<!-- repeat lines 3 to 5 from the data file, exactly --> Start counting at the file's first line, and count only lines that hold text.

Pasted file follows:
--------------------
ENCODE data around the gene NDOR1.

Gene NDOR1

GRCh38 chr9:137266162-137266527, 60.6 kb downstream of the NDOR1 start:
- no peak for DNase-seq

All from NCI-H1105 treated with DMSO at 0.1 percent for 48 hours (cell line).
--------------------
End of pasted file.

GRCh38 chr9:137266162-137266527, 60.6 kb downstream of the NDOR1 start:
- no peak for DNase-seq

All from NCI-H1105 treated with DMSO at 0.1 percent for 48 hours (cell line).